Because life is so damn crazy and confusing

My friend Elissa and I were chatting today – and by chatting I mean we had a long text message convo while I was at the office trying to re-enter life as a working woman as opposed to a woman of leisure, fishing, and enjoying the sweatshirt weather. For some perspective, this is what I was looking at a few short days ago:

2013 BC Trip-30

 

Far preferable to a computer screen and fluorescent lights. It was a long day of trying to be productive and not necessarily succeeding. I did manage to submit an expense report which only took me about 3 hours. I have been submitting expense reports since I was in my early 20s, and the process always annoys me. That didn’t help my back-to-work mood in the least.

As you might imagine hearing from Elissa was a welcome break to this particularly rough day. She wanted to talk about writing and books – two of my favorite topics. She asked if I find writing to be A) Cathartic B)  Invigorating C) Frustrating D) Fulfilling or E) Worthwhile. Well all of them, sometimes at the same time. It is also a method of discovery for me – there are many times I don’t know how I feel about something unless I write about it. Thus, the title of this post. Life is crazy, and confusing, and so I write to figure it out.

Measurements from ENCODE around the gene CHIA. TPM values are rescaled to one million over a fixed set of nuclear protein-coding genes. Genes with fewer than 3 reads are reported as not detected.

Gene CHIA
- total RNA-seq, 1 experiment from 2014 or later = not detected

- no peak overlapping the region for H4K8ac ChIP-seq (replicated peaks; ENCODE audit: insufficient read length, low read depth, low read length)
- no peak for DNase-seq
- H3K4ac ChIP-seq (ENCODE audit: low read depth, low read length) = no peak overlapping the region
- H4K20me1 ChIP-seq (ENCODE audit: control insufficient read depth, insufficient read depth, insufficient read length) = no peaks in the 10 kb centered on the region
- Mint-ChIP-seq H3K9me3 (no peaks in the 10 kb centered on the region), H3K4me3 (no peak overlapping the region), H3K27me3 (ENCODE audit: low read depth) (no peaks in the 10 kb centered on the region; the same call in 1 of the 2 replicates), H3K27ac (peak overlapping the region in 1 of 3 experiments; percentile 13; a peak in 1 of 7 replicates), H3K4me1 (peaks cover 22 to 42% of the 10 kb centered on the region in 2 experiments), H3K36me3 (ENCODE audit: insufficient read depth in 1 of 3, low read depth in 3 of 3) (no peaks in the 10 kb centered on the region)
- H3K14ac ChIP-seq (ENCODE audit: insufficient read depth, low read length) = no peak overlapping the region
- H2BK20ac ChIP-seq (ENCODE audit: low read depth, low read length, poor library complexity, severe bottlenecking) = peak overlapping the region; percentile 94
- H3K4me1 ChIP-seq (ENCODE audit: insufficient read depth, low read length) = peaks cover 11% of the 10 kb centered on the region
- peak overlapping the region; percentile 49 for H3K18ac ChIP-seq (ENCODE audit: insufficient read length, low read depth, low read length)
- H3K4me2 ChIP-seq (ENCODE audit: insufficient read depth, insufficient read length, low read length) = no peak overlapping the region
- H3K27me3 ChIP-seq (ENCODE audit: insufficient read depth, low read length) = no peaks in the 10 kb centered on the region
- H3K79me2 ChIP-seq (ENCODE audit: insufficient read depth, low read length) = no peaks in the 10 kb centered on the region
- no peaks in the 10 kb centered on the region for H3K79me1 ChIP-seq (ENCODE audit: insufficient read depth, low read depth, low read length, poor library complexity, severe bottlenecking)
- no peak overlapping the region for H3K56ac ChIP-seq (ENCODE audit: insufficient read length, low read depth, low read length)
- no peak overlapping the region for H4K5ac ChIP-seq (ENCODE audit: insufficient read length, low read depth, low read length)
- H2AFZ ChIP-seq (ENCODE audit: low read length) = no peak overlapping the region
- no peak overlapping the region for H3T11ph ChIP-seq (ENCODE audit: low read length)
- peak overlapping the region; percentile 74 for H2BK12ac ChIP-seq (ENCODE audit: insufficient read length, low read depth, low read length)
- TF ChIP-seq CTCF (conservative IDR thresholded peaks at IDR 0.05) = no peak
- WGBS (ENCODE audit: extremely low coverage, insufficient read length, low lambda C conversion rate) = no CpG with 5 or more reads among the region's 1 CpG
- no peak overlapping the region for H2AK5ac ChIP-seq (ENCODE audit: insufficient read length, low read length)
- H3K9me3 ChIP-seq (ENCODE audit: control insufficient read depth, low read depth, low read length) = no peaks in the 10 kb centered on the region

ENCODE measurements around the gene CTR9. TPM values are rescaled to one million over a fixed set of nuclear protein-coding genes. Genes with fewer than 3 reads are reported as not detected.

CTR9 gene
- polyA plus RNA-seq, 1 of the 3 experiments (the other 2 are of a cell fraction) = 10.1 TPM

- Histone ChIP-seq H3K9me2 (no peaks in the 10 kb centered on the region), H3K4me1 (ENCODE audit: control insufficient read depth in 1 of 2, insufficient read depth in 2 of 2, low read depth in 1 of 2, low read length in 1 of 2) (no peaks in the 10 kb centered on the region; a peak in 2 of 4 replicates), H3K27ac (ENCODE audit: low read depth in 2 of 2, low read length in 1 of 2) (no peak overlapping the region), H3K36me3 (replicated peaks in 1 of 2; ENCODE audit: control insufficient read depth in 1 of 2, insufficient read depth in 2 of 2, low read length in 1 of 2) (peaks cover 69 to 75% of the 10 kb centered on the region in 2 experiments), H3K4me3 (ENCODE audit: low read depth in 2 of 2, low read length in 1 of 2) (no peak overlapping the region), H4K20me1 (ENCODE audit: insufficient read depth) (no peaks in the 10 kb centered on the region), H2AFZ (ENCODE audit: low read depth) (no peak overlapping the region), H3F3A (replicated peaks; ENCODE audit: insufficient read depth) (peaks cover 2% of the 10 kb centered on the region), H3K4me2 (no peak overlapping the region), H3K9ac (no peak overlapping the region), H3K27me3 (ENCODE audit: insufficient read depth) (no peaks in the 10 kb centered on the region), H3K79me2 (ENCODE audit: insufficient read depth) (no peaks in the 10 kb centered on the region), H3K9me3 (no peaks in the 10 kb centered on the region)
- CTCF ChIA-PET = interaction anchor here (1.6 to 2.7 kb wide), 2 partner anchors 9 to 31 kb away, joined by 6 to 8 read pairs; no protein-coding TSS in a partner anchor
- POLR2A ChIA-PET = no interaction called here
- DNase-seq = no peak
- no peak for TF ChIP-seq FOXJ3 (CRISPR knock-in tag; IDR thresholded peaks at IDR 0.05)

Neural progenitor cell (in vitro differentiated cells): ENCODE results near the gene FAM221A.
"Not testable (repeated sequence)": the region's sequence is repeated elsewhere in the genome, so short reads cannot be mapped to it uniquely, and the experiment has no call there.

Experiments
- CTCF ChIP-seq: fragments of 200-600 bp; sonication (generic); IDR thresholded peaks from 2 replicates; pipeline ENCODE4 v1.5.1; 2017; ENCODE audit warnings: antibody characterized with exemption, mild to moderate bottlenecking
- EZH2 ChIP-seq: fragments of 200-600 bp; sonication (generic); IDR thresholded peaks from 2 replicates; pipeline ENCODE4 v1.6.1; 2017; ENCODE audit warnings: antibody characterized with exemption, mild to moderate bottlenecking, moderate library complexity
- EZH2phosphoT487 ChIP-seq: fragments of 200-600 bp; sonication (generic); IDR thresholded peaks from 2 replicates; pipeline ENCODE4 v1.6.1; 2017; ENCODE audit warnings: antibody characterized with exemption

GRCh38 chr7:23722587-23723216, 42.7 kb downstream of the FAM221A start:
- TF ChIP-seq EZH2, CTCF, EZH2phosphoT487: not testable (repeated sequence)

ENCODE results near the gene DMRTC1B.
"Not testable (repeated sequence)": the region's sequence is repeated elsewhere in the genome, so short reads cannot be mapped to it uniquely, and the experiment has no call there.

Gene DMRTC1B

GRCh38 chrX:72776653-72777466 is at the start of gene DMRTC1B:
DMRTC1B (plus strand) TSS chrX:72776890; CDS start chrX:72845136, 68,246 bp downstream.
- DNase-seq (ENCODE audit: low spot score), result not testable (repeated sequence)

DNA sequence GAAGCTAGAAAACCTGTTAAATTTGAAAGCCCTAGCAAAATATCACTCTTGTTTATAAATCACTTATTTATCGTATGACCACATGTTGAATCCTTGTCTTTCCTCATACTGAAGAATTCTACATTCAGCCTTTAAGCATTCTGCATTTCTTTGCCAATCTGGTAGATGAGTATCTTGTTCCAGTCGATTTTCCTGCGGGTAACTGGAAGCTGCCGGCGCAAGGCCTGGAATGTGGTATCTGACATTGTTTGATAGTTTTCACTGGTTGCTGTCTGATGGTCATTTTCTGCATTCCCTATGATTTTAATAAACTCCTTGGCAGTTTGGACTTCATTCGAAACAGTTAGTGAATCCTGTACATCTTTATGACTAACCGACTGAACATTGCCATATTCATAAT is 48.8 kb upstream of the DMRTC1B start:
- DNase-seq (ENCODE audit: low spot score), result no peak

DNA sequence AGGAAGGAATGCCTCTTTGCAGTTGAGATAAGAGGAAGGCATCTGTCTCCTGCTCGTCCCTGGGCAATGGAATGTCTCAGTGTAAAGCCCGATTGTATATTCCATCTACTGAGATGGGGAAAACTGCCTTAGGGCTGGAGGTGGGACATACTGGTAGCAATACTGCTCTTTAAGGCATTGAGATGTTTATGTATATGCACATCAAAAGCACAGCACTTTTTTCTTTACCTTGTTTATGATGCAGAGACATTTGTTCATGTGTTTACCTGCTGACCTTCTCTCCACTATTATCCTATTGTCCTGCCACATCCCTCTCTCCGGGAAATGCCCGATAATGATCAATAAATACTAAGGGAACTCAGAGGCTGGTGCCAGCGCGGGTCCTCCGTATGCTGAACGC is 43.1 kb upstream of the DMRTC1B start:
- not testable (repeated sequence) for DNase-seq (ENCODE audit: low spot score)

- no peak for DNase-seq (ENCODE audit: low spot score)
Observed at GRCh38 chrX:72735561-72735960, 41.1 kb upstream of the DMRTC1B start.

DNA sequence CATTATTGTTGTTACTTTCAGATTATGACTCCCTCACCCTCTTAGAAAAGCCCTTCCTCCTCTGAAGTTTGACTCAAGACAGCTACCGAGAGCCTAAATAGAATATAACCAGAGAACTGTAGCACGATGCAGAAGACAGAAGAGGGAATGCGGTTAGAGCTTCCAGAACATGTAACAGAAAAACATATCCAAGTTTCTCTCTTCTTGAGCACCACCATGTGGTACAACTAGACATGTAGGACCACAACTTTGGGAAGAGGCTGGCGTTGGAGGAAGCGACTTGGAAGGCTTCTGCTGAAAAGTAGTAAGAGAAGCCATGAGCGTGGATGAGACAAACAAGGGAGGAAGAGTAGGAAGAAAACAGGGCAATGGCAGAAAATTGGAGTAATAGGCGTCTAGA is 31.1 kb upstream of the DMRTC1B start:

Which may sound a little silly when I write a blog mainly about living in Phoenix and going out to eat (a lot). I get that.

So then we switch to books, because it’s a natural progression from one to the next. She asked if I had read The Outlander series, and I have not. But I started reading about Diana Gabaldon and she has become my new idol. She lives here in town. Elissa and I must find a way to meet her.  She wrote her first book when she was about my age, and it appears she had small kids running around at the time. She decided she wanted to see what it took to write a novel, not intending it to ever be read, and came out with over 800 pages. And there are now 7 books in the series, which apparently are all impossible to put down.

I intentionally keep my blog short so I don’t lose the attention of my readers. Can you imagine being able to keep someone riveted for 800 pages?